February 2017
Volume 58, Issue 2
Open Access
Research Highlight  |   February 2017
Ex Vivo Imaging of the Murine Optic Nerve Head
Author Affiliations
  • Tatjana C. Jakobs
    Department of Ophthalmology, Harvard Medical School, Massachusetts Eye and Ear Infirmary/Schepens Eye Research Institute, Boston, Massachusetts, United States; Tatjana_Jakobs@meei.harvard.edu
Investigative Ophthalmology & Visual Science February 2017, Vol.58, 734. doi:https://doi.org/10.1167/iovs.17-21422
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      Tatjana C. Jakobs; Ex Vivo Imaging of the Murine Optic Nerve Head. Invest. Ophthalmol. Vis. Sci. 2017;58(2):734. doi: https://doi.org/10.1167/iovs.17-21422.

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      © ARVO (1962-2015); The Authors (2016-present)

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Mice are attractive model organisms in vision research due to the enormous array of genetic tools that are available in this species.1 On the other hand, the small size of the murine eye makes its manipulation challenging, and the search for ever-improved experimental approaches to vision research in mice is ongoing. In some cases, it is beneficial to use explanted whole eyes or retinas to gain more precise control over experimental conditions. Such preparations have been used, for example, to directly assess outflow facility2 or the remodeling of ganglion cell dendrites.3 In the present volume of IOVS, Nguyen and colleagues4 present an innovative refinement of the ex vivo preparation of whole murine eyes. In their approach, the whole globe is extracted and the optic nerve is transected in the unmyelinated portion, which is then mounted on the stage of a multiphoton microscope. This leaves the cornea accessible for manipulation—in this case elevation of the intraocular pressure by direct cannulation of the eye. The authors combined this approach with a mouse strain that expresses a fluorescent marker in optic nerve astrocytes, making the cells directly visible in multiphoton imaging. In the present paper, this method was applied to measure astrocyte process reorientation and the deformation of the peripapillary sclera. However, a variety of other uses for this technique are possible. As the tissue remains viable for several hours, cell motility of microglia or individual astrocytes could be assessed, as could cell physiological events, such as calcium signaling, or the influence of genetic mutations on scleral stiffness or astrocyte process reorientation. Especially in conjunction with the wide variety of transgenic mouse strains, this is a highly useful method for future studies on the biomechanics of the nerve head.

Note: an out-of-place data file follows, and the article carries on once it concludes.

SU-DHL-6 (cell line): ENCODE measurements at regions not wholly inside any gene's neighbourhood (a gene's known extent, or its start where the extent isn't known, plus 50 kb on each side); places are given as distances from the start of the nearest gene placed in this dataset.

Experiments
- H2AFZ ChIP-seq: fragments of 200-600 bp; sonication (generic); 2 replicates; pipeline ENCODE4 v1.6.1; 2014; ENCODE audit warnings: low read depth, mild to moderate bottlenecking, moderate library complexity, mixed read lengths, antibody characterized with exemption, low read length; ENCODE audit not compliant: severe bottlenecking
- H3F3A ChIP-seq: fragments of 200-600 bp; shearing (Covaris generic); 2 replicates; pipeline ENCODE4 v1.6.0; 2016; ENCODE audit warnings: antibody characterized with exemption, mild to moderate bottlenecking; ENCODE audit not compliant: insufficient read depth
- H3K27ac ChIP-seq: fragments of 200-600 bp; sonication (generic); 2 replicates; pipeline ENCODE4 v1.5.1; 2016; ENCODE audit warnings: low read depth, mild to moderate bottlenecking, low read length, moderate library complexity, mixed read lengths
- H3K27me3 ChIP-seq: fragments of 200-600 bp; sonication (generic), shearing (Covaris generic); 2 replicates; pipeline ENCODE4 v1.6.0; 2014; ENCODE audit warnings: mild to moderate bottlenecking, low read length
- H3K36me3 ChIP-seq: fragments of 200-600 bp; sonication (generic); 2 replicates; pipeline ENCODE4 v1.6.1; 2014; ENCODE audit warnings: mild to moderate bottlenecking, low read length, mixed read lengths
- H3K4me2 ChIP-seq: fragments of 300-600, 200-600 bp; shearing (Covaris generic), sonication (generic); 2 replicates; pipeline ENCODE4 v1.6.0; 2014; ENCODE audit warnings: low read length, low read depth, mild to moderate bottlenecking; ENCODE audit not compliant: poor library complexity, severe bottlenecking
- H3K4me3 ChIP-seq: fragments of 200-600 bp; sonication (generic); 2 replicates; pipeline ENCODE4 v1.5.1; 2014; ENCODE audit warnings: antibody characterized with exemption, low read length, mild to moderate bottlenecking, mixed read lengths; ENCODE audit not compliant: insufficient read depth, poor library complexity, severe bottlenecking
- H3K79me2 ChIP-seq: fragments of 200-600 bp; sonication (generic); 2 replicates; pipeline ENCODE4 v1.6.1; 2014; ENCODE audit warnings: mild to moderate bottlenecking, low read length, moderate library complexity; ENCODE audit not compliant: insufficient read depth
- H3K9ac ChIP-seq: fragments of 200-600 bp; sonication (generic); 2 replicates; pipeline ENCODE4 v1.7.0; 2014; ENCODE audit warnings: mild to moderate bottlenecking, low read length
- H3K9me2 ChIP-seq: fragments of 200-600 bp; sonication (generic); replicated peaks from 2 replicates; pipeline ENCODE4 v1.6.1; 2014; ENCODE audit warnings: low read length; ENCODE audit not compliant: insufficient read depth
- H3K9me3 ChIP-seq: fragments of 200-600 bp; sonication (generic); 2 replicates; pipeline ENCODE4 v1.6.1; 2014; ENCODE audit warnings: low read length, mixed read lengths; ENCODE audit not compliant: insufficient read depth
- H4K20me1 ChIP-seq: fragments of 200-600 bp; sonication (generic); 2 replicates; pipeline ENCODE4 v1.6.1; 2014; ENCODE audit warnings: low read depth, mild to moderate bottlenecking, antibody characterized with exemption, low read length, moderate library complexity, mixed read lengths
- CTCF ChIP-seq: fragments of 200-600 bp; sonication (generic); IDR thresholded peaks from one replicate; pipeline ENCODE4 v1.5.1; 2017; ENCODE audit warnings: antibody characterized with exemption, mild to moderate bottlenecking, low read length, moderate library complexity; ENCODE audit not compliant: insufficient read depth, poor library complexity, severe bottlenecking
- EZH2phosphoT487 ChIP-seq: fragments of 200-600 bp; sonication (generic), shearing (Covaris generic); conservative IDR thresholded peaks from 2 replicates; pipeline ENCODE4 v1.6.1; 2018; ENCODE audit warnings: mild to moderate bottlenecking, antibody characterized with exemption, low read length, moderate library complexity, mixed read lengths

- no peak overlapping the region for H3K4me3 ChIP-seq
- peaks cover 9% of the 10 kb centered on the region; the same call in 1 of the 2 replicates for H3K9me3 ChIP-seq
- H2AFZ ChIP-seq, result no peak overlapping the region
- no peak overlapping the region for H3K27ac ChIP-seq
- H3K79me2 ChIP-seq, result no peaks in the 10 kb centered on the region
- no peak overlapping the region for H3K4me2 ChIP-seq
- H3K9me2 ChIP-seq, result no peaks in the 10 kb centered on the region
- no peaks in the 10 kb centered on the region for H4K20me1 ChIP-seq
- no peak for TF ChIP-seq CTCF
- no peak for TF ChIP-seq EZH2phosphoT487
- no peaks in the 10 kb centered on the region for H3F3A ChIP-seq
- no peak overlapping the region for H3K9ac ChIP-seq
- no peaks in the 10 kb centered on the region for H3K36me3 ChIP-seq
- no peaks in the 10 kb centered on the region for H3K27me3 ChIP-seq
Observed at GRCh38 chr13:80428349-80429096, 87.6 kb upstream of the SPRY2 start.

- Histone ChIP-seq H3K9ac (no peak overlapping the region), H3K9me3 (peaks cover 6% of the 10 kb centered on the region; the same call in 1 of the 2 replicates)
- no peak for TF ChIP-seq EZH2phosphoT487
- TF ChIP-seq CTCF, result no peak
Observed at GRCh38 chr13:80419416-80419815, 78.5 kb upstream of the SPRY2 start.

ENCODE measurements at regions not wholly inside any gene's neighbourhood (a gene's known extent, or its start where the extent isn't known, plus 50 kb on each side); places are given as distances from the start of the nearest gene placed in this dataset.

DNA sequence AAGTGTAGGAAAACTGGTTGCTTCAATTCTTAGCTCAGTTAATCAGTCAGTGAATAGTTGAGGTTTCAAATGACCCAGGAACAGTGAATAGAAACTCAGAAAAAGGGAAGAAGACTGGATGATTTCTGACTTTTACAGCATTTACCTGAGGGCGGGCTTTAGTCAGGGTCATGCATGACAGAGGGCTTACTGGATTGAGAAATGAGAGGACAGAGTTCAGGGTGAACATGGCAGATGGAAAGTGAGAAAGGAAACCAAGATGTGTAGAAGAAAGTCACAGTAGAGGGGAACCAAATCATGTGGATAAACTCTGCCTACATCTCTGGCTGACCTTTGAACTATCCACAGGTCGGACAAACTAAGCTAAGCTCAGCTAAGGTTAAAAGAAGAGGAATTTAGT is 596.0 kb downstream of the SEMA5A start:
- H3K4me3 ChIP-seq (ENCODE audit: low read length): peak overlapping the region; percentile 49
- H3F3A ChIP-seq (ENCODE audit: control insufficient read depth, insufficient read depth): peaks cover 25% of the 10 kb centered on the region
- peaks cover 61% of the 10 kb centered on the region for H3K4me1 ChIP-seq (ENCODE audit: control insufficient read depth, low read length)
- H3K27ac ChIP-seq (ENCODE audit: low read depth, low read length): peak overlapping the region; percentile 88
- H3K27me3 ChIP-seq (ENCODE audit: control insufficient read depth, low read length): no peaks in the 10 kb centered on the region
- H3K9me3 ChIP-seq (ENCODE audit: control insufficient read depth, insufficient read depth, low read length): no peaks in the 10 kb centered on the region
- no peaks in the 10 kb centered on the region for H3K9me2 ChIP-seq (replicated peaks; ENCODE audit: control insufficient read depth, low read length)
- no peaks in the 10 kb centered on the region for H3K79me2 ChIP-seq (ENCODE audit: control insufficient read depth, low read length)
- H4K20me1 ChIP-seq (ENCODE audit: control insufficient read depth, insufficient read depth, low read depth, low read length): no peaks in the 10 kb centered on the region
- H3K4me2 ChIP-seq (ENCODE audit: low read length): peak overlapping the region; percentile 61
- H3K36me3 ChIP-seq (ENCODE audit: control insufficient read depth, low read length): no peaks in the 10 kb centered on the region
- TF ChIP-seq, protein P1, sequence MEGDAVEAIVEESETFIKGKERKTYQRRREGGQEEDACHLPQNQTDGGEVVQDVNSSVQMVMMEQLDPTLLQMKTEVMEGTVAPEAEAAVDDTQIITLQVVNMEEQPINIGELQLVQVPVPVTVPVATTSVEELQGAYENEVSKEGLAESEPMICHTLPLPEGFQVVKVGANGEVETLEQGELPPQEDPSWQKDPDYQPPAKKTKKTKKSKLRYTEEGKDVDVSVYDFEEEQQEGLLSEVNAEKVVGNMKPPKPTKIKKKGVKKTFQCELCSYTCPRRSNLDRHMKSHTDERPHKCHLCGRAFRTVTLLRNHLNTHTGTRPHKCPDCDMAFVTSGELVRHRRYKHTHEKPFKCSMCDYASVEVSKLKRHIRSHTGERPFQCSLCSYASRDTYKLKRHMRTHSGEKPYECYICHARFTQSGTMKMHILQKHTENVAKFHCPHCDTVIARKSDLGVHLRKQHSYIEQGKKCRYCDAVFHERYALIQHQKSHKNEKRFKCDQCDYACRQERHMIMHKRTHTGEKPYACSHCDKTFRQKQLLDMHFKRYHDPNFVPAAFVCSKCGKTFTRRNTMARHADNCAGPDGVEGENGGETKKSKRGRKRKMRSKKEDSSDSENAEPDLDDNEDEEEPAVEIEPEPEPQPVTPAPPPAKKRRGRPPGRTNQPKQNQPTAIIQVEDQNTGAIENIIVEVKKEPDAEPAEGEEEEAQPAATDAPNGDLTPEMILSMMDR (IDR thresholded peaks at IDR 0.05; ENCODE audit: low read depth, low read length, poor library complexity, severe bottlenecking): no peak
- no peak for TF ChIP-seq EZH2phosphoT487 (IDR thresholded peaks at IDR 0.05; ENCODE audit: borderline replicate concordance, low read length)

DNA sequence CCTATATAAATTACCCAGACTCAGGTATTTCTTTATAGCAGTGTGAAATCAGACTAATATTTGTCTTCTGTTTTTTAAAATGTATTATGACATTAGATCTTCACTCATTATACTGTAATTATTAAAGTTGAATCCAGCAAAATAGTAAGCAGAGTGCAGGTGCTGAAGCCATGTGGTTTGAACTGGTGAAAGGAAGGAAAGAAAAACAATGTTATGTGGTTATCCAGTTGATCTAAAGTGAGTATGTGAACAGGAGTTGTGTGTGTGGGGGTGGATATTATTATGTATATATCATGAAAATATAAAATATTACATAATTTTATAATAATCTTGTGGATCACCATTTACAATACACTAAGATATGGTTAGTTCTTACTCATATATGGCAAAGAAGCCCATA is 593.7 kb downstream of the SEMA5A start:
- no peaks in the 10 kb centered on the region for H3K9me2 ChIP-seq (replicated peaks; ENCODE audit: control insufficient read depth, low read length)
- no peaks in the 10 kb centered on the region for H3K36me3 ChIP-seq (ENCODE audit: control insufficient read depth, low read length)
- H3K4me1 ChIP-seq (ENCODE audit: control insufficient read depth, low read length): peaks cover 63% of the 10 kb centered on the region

Fernandes KA, Harder JM, Williams PA, et al. Using genetic mouse models to gain insight into glaucoma: past results and future possibilities. Exp Eye Res. 2015; 141: 42–56.
Boussommier-Calleja A, Bertrand J, Woodward DF, Ethier CR, Stamer WD, Overby DR. Pharmacologic manipulation of conventional outflow facility in ex vivo mouse eyes. Invest Ophthalmol Vis Sci. 2012; 53: 5838–5845.
Johnson TV, Oglesby EN, Steinhart MR, Cone-Kimball E, Jefferys J, Quigley HA. Time-lapse retinal ganglion cell dendritic field degeneration imaged in organotypic retinal explant culture. Invest Ophthalmol Vis Sci. 2016; 57: 253–264.
Nguyen C, Midgett D, Kimball EC, et al. Measuring deformation in the mouse optic nerve head and peripapillary sclera. Invest Ophthalmol Vis Sci. 2017; 58: 721–733.

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